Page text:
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How to Build a Church Website: Content and Navigation

Mar 21, 2017 9:00:00 AM

How to Build a Church Website - Content and Navigation

Welcome to the wonderful world of creating your website! Feeling some pressure? Don’t. You can do this. I promise you, with a little guidance you’ll be sailing through and wondering why you ever worried in the first place.

In this series of articles you’ll learn the easiest way to make an attractive website for your church with the least amount of headache.

The best part is that you need no design training, don’t need to know how to code, and don’t even need to know the language. Think of this as your map. Follow it and you’re sure to come out alive!

Let’s begin with the part that will take the longest: Content and Navigation

Any website can have great design, but if the content is lacking and it’s hard to find the information you need, what’s the point? It’s just like books; you might find one with a really beautiful cover but if it’s not a good book no one is going to read it.


The best part about a site you manage yourself is that it can grow as you need it to, so don’t worry if not every group or committee has given you their text, you don’t have all your staff bios done, and not all the pictures you need are taken. Those pages can easily be added later. What you should start with are the most basic pages that both your visitors and members might need. Here’s a short list:

  • Contact information
  • Address and/or Directions
  • Service times and whether there is bible study

If you want, all of that could even fit on one page. It sounds too easy to have just that, doesn’t it? Well, that’s just to make sure people can find you right away and make it to service on time – which is what any church could hope for. You might also want to add a welcoming note saying that the site is being built and to check back for new pages to come. Once you’ve got those essentials up, you can start filling in the details:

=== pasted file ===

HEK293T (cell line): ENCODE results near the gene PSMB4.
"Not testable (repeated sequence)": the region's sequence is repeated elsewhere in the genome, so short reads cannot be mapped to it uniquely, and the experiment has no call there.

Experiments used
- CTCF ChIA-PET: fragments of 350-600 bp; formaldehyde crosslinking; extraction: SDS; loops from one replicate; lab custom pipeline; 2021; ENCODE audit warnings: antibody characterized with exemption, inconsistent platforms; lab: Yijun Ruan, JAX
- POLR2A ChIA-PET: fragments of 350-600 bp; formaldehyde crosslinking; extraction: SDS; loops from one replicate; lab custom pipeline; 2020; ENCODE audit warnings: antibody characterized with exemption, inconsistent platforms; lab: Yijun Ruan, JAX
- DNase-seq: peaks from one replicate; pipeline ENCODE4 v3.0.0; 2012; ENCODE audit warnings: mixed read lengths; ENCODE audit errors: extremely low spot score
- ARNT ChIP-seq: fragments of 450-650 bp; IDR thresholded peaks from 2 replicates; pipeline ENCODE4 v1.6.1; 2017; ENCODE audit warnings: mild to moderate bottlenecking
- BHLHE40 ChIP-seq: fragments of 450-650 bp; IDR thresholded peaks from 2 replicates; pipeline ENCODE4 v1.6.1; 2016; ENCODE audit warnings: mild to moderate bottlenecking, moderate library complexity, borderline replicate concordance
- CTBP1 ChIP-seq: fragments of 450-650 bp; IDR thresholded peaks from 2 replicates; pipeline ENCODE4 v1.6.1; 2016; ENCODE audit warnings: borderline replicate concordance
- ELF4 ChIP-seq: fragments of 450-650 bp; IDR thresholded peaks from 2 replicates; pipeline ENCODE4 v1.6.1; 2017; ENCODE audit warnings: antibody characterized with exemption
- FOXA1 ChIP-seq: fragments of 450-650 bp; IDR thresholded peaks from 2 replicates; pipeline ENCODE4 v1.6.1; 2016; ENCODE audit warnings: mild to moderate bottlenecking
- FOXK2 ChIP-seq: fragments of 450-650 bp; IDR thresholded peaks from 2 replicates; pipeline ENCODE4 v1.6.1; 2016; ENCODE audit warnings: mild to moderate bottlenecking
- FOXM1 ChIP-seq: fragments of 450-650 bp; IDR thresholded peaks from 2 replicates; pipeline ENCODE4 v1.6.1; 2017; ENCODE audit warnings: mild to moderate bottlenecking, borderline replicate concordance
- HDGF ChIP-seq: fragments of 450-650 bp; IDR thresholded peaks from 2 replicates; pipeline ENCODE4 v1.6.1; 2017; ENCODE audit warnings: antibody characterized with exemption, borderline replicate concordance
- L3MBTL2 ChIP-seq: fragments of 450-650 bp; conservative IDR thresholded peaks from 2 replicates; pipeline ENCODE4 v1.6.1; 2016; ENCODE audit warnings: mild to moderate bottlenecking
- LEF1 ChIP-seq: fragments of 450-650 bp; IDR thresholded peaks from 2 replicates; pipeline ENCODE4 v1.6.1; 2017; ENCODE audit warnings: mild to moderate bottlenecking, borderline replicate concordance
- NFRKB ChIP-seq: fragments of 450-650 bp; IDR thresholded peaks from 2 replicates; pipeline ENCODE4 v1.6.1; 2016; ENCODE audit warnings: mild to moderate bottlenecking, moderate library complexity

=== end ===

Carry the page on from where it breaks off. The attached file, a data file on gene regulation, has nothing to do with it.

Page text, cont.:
• What we believe: This page should have information about what denomination your church belongs to, what you believe about God, communion, baptism, etc.
  • What to expect: For visitors not to feel completely out of place when they walk in, a page like this is very helpful. Tell them what the worship style is like. Do you sing hymns out of a book or do you use a projector? Is there a praise band, organist, or do you sing unaccompanied? What sort of clothing do most people wear? Can they come in blue jeans or should they dress up a little more? Tell them where to park, if there’s social time after the service, of if there is a place to take fussy children. Tell them what you would want to know if you were visiting a church.
  • Calendar: Having your church calendar easily accessible will keep you congregation informed with what events are happening at your church. You can make this visible to everyone or just members. If you’ve got a busy congregation, having this information can be a huge timesaver – especially if you’re the one answering the phones.
  • Members: Some church website builders, like Church360° Unite, have a built-in, members-only directory that can pull information from your church database, or you can fill in on your own. Only people who are signed into the website will be able to see it, so your members can contact each other or update their information as needed. Again, HUGE time-saver.

You may want to add or take away from these lists, and that’s fine. It’s up to you to decide what the most important information to have is – and then make those pages right away. You might think a Newsletter or Staff page is more important than the “What to expect” page. The take-away here is to prioritize so you don’t get bogged down in the details.

A little more on content. As a person who likes to bite off way more than I can chew, a few guidelines to help you relax and enjoy the process:

  • You don’t have to write a novel on each page. People like to skim for information so make it easy to find.
  • You do have to write something or it seems impersonal. Aim for at least 250 words on each page. Believe me, that’s easier to do than you think and it makes an impression.
  • Proofread. Proofread. I can’t say it enough. PROOFREAD. Someone will see that insignificant typo and they will point it out. If you’re the one who builds the bulletins this is not a surprise.
  • Use a “draft” option, when available. If you have a bunch of information just trickling in, make those pages, add the information, but keep it as a draft. No one sees anything until you publish it.
  • Think about your workload. Are you in charge of maintaining the site and all its content? How often are you really going to have time to do this? If you’re a busy person (and you probably are) think about whether you’re going to be able to update once a day or once a week. Maybe once a month sounds more likely. Just be honest with yourself and others. It will help everyone out in the end (especially you!).